Questions you want answered:
- How much time off do they offer? Do you have to take that time in one chunk of time or can you break it up?
- How much of that time is paid by your employer?
- Is it fully paid or partially paid?
- Are you required to use your accrued paid sick or vacation time, or is this time given to you?
- Are you allowed to use any of your accrued paid sick or vacation time to supplement any non-paid time?
- Do they offer support programs or flex schedules?
Don’t forget about Paternity Leave!
Men are finally getting the support they need when they become fathers, too! Have your partner ask these same questions to their employer to understand what options are available for them as well.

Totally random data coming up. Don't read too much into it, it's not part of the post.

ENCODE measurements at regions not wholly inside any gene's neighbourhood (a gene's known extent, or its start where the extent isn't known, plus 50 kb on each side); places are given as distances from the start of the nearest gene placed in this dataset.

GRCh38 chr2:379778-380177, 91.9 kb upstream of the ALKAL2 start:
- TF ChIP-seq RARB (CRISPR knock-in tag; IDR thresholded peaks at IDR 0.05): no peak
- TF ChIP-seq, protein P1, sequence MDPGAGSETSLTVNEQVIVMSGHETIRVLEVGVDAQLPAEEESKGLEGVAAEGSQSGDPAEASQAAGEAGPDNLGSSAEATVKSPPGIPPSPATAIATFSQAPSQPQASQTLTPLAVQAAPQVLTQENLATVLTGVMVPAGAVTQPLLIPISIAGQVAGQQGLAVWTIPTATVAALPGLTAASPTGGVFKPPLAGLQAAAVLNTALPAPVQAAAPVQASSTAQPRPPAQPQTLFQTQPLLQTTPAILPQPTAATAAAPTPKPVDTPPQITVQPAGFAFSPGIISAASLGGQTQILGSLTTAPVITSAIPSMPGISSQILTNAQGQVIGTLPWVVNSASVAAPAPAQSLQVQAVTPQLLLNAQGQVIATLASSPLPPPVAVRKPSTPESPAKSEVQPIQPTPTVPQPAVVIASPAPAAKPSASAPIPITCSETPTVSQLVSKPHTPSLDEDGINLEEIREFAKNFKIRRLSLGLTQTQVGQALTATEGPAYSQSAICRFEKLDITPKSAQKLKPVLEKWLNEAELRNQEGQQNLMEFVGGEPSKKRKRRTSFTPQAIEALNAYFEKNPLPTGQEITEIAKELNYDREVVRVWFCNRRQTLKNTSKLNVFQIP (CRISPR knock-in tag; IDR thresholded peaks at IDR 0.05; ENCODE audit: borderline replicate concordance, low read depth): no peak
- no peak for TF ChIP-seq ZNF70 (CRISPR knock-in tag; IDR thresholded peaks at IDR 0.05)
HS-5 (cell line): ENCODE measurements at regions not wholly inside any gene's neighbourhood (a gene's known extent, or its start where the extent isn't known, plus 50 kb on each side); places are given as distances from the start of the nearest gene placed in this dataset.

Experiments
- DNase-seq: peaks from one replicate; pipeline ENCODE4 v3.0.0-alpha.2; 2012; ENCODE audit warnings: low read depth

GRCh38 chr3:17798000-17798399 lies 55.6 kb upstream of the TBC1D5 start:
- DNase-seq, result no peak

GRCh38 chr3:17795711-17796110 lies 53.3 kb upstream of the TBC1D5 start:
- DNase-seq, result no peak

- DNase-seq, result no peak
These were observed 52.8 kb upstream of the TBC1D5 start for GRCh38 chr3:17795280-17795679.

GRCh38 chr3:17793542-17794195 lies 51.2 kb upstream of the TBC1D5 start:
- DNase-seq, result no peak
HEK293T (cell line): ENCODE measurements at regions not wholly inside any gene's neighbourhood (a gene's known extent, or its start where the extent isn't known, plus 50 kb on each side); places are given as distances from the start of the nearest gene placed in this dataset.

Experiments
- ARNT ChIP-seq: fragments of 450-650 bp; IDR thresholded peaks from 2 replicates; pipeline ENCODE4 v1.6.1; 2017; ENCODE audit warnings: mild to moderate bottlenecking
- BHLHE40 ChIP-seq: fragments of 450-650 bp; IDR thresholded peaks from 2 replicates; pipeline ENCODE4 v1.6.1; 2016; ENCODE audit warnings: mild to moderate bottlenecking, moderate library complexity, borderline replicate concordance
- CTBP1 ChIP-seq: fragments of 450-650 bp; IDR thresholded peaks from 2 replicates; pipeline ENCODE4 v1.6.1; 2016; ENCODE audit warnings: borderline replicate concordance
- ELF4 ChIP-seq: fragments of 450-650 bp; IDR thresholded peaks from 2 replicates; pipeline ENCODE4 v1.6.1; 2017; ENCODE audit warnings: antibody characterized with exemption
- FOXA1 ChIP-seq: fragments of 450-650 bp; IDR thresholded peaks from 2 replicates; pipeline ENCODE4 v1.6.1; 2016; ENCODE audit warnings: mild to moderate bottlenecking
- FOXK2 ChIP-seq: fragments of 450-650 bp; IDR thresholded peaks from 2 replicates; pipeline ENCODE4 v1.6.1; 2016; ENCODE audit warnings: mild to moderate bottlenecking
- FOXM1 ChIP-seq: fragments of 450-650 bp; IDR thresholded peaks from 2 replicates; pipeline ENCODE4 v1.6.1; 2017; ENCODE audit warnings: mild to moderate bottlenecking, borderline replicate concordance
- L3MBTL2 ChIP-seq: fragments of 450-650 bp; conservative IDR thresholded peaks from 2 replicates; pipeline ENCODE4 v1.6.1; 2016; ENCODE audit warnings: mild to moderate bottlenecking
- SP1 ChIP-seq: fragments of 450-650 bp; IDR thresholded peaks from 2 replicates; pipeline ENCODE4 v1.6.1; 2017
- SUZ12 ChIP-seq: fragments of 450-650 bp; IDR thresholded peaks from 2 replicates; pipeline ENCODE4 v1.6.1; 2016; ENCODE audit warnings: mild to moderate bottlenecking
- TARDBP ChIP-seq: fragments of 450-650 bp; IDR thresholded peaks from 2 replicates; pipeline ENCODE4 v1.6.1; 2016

If you are a same-sex couple, still have your partner ask these same questions!
Federal and State Laws your rights and if/how to file
The Family Medical Leave Act
Legal rights to taking time off for having a baby falls under The Family Medical Leave Act (also referred to as FMLA) within the Federal Department of Labor, Wage and Hour Division.
Time off under FMLA
FMLA provides certain eligible employees up to 12-weeks of unpaid, job-protected leave per year for a specific family and medical reason, with your health insurance staying intact.
So the point to understand here is that FMLA covers more than time off for maternity leave. You can use 12 weeks of FMLA within a one-year timeframe for any of the following reasons:
- To care for a newborn child within one year of birth; or
- The adoption or foster care of a child within one year of placement; or
- To care for your spouse, child or parent with a serious health condition; or
- A serious health condition of your own that leaves you unable to perform essential functions of your job; or